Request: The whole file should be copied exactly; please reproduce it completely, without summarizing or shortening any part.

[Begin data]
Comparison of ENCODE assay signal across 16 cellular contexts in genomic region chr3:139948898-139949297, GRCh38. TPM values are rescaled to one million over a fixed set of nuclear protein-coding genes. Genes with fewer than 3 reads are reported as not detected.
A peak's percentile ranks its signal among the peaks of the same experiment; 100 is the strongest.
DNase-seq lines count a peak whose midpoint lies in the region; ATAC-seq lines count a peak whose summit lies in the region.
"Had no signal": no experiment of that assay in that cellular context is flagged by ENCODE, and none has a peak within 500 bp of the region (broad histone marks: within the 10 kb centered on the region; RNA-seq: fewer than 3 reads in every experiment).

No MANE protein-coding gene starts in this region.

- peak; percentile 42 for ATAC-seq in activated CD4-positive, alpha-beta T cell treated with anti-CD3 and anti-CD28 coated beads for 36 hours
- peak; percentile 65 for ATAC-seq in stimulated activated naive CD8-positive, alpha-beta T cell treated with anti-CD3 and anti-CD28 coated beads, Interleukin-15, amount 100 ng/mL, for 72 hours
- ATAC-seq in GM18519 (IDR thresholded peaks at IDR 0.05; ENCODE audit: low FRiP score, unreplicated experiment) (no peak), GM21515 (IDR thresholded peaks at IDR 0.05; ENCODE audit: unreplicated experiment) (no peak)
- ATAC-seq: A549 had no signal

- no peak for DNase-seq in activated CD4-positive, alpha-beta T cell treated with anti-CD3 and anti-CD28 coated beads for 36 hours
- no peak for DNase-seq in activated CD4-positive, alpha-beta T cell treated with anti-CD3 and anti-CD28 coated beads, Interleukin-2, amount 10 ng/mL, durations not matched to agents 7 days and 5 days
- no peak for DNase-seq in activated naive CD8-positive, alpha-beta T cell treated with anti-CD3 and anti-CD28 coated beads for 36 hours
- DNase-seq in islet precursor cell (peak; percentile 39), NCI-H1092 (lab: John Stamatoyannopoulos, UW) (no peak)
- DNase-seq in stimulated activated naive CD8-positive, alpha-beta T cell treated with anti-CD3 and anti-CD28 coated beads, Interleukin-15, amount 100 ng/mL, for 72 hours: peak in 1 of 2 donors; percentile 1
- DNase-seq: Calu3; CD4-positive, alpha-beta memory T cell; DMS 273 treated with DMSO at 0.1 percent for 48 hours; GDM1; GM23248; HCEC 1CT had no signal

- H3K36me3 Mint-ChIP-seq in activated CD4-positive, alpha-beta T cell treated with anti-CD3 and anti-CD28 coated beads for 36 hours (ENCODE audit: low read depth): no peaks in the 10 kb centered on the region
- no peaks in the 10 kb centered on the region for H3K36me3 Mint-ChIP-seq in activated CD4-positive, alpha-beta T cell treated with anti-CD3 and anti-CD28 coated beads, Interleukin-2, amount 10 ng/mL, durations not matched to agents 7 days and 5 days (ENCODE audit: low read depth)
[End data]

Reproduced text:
Comparison of ENCODE assay signal across 16 cellular contexts in genomic region chr3:139948898-139949297, GRCh38. TPM values are rescaled to one million over a fixed set of nuclear protein-coding genes. Genes with fewer than 3 reads are reported as not detected.
A peak's percentile ranks its signal among the peaks of the same experiment; 100 is the strongest.
DNase-seq lines count a peak whose midpoint lies in the region; ATAC-seq lines count a peak whose summit lies in the region.
"Had no signal": no experiment of that assay in that cellular context is flagged by ENCODE, and none has a peak within 500 bp of the region (broad histone marks: within the 10 kb centered on the region; RNA-seq: fewer than 3 reads in every experiment).

No MANE protein-coding gene starts in this region.

- peak; percentile 42 for ATAC-seq in activated CD4-positive, alpha-beta T cell treated with anti-CD3 and anti-CD28 coated beads for 36 hours
- peak; percentile 65 for ATAC-seq in stimulated activated naive CD8-positive, alpha-beta T cell treated with anti-CD3 and anti-CD28 coated beads, Interleukin-15, amount 100 ng/mL, for 72 hours
- ATAC-seq in GM18519 (IDR thresholded peaks at IDR 0.05; ENCODE audit: low FRiP score, unreplicated experiment) (no peak), GM21515 (IDR thresholded peaks at IDR 0.05; ENCODE audit: unreplicated experiment) (no peak)
- ATAC-seq: A549 had no signal

- no peak for DNase-seq in activated CD4-positive, alpha-beta T cell treated with anti-CD3 and anti-CD28 coated beads for 36 hours
- no peak for DNase-seq in activated CD4-positive, alpha-beta T cell treated with anti-CD3 and anti-CD28 coated beads, Interleukin-2, amount 10 ng/mL, durations not matched to agents 7 days and 5 days
- no peak for DNase-seq in activated naive CD8-positive, alpha-beta T cell treated with anti-CD3 and anti-CD28 coated beads for 36 hours
- DNase-seq in islet precursor cell (peak; percentile 39), NCI-H1092 (lab: John Stamatoyannopoulos, UW) (no peak)
- DNase-seq in stimulated activated naive CD8-positive, alpha-beta T cell treated with anti-CD3 and anti-CD28 coated beads, Interleukin-15, amount 100 ng/mL, for 72 hours: peak in 1 of 2 donors; percentile 1
- DNase-seq: Calu3; CD4-positive, alpha-beta memory T cell; DMS 273 treated with DMSO at 0.1 percent for 48 hours; GDM1; GM23248; HCEC 1CT had no signal

- H3K36me3 Mint-ChIP-seq in activated CD4-positive, alpha-beta T cell treated with anti-CD3 and anti-CD28 coated beads for 36 hours (ENCODE audit: low read depth): no peaks in the 10 kb centered on the region
- no peaks in the 10 kb centered on the region for H3K36me3 Mint-ChIP-seq in activated CD4-positive, alpha-beta T cell treated with anti-CD3 and anti-CD28 coated beads, Interleukin-2, amount 10 ng/mL, durations not matched to agents 7 days and 5 days (ENCODE audit: low read depth)